Isata, aged 12, from Sierra Leone says she feels safe sleeping under her mosquito net. Photo Credit: World VIsion Australia.

Nasty disease carrying pest

“They also threaten to invade Brisbane from their existing strongholds in central and Northern Queensland, and our ports and airports are under constant risk of these mosquitoes arriving from overseas.

“They’re a nasty pest and disease carrier and we were really excited to be part of such an important project that opens avenues for new ways to prevent the spread of deadly viruses.”

QIMR Berghofer’s Mosquito Control Lab is the largest and best-resourced in the southern hemisphere, allowing it to be a key partner in international mosquito control studies.

Child with malaria in Ethiopia. Photo Credit: Wikipedia CC 2.0 Rod Waddington

Quick Facts

  • The Aedes aegypti mosquito is commonly known around the world as the Yellow Fever mosquito.
  • There are no drugs available for combating mosquito-borne diseases such as dengue, Zika and chikungunya.
  • The only dengue vaccine available offers very limited protection.
  • Queensland Health has confirmed four dengue outbreaks in the state since 2017.
  • According to the World Health Organisation (WHO), mosquitoes are one of the deadliest animals in the world and cause millions of deaths every year.
  • According to the WHO, the worldwide incidence of dengue has risen 30-fold in the past 30 years, and more countries are reporting their first outbreaks of the disease.
  • Chikungunya is in over 60 countries in Asia, Africa, Europe and the Americas.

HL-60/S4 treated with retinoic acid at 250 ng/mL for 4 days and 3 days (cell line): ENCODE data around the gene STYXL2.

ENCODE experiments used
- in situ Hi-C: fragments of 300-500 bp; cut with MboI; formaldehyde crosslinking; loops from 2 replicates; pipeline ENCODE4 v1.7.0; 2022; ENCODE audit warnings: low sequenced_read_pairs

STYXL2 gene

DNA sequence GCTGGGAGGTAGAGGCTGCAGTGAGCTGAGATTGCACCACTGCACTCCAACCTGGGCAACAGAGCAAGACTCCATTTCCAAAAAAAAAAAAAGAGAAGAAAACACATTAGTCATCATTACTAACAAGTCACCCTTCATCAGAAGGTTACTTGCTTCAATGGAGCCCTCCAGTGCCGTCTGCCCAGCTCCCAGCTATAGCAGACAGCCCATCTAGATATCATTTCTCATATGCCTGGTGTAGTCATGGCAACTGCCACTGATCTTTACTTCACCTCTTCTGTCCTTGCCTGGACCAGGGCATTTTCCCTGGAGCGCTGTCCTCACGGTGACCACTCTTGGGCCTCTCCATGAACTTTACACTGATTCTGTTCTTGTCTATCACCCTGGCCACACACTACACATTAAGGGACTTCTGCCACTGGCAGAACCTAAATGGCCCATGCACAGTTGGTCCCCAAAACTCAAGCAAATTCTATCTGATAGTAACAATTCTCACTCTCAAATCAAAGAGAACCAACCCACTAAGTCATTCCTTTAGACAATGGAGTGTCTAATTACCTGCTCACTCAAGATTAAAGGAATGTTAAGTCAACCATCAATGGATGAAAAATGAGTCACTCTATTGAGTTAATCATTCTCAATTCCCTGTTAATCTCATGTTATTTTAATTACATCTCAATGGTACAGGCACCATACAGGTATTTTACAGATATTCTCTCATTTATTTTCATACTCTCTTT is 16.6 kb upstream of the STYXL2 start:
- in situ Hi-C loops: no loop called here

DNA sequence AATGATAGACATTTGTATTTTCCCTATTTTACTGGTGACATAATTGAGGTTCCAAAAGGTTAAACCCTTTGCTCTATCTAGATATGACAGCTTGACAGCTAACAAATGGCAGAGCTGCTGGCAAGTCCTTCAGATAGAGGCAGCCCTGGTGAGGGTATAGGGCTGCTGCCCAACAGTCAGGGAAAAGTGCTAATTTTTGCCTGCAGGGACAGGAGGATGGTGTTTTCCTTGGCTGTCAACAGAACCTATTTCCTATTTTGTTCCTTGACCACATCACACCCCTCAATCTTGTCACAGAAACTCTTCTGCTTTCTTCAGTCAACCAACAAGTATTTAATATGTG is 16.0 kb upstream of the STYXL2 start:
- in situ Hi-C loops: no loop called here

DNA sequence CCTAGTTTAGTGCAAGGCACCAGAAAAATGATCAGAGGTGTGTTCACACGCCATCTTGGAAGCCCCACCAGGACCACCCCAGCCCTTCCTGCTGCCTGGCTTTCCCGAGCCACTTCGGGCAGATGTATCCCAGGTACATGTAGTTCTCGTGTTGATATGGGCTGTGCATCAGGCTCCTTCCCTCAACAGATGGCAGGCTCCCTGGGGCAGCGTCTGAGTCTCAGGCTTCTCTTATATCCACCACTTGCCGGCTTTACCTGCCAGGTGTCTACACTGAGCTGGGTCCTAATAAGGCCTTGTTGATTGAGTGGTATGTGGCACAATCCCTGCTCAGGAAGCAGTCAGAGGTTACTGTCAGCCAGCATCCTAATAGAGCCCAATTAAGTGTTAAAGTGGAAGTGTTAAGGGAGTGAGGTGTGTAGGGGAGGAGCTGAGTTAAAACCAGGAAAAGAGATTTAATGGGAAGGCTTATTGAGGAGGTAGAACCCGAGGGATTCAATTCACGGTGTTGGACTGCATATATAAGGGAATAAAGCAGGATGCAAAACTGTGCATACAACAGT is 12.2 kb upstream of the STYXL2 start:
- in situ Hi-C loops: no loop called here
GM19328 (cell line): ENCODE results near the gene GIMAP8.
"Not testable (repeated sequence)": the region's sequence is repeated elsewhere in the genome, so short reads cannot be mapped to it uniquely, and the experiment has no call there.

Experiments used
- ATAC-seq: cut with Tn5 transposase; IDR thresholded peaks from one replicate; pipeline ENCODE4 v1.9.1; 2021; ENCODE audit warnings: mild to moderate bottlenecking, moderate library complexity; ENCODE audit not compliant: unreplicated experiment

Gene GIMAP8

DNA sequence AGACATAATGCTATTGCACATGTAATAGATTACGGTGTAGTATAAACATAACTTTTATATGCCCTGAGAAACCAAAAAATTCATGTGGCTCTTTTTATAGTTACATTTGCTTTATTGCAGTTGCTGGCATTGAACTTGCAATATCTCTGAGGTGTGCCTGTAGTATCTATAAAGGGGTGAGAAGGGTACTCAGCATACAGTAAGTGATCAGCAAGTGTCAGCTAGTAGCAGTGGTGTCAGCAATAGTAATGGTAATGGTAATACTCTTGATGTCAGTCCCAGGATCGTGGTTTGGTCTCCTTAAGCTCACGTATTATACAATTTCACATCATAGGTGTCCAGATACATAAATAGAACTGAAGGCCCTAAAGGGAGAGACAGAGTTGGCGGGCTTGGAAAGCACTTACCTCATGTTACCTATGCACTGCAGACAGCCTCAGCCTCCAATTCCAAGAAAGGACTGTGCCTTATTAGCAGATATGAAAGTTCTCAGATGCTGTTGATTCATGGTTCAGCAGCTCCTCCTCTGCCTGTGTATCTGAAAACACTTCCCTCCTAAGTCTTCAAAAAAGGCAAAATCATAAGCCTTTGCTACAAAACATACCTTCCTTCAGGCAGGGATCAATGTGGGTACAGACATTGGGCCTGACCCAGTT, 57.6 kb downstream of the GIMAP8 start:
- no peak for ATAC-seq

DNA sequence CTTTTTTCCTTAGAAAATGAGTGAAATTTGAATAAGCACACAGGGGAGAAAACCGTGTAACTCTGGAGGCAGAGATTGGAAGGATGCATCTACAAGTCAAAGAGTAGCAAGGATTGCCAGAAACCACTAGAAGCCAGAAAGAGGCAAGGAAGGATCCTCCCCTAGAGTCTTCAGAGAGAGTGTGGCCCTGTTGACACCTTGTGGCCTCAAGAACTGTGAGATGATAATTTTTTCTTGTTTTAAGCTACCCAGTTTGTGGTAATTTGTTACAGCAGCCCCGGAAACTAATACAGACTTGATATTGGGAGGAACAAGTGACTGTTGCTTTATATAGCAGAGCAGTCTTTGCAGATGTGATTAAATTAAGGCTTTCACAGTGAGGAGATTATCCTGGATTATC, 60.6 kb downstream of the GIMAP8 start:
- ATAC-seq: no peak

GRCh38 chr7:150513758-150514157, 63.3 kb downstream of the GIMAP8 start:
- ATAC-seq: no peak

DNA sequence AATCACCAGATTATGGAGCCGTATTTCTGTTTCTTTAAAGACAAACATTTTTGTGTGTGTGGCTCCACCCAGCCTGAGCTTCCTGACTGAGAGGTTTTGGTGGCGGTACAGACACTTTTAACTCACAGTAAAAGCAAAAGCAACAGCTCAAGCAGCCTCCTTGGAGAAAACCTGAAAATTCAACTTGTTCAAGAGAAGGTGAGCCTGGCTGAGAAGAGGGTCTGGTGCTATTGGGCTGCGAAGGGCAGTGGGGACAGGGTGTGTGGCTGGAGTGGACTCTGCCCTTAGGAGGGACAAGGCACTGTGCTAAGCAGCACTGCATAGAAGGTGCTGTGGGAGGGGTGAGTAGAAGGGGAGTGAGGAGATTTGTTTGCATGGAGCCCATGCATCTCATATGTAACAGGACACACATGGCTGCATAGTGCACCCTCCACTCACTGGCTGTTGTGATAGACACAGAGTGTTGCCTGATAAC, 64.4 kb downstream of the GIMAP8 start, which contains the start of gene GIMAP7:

• There have been only four WHO Public Health Emergencies announced since inception in 2005: swine flu 2009, polio 2014, Ebola 2014, Zika 2016.
  • Zika virus outbreaks have been recorded in Africa, the Americas, Asia and the Pacific.

The World of Neglected Diseases and One Woman Making a Difference: Dr Swapna Johnson


Approximately 70% of the world’s malaria burden is concentrated in 11 countries: 10 on the African continent, plus India. In 2017 there were 219 million malaria cases and 435 000 malaria deaths worldwide. Most of the deaths are of children under 5 years old.

WHO’s latest World malaria report shows that after an unprecedented period of success in global malaria control, progress has stalled. The report contains the latest available data on malaria policies, interventions and trends in all endemic countries.

Malaria Clinic in Tanzania helped by SMS for Life program, an IBM Extreme Blue project. Photo Credit: Wikipedia.

Just add water test

On Open House we spoke to Dr Lee Alissandratos from the ANU Research School of Chemistry who has developed a simple “just add water” field test to diagnose malaria. The diagnostic kit, which can be easily transported and stored at room temperature, would be ideal for non-specialists in remote and resource-limited communities.

“Early detection of microorganisms that cause diseases, such as malaria, is critical in the global fight to control and eradicate some of the most devastating diseases around the world,” says Dr Alissandratos, who is a CSIRO Synthetic Biology Future Science Fellow.

  • Malaria is a life-threatening disease caused by parasites that are transmitted to people through the bites of infected female Anopheles mosquitoes. It is preventable and curable.
  • In 2017, there were an estimated 219 million cases of malaria in 90 countries.
  • Malaria deaths reached 435 000 in 2017.
  • The WHO African Region carries a disproportionately high share of the global malaria burden. In 2017, the region was home to 92% of malaria cases and 93% of malaria deaths.

To listen to the podcast of this conversation click the red play button at the top of the page, or you can subscribe to Open House podcasts in iTunes and they will appear in your feed.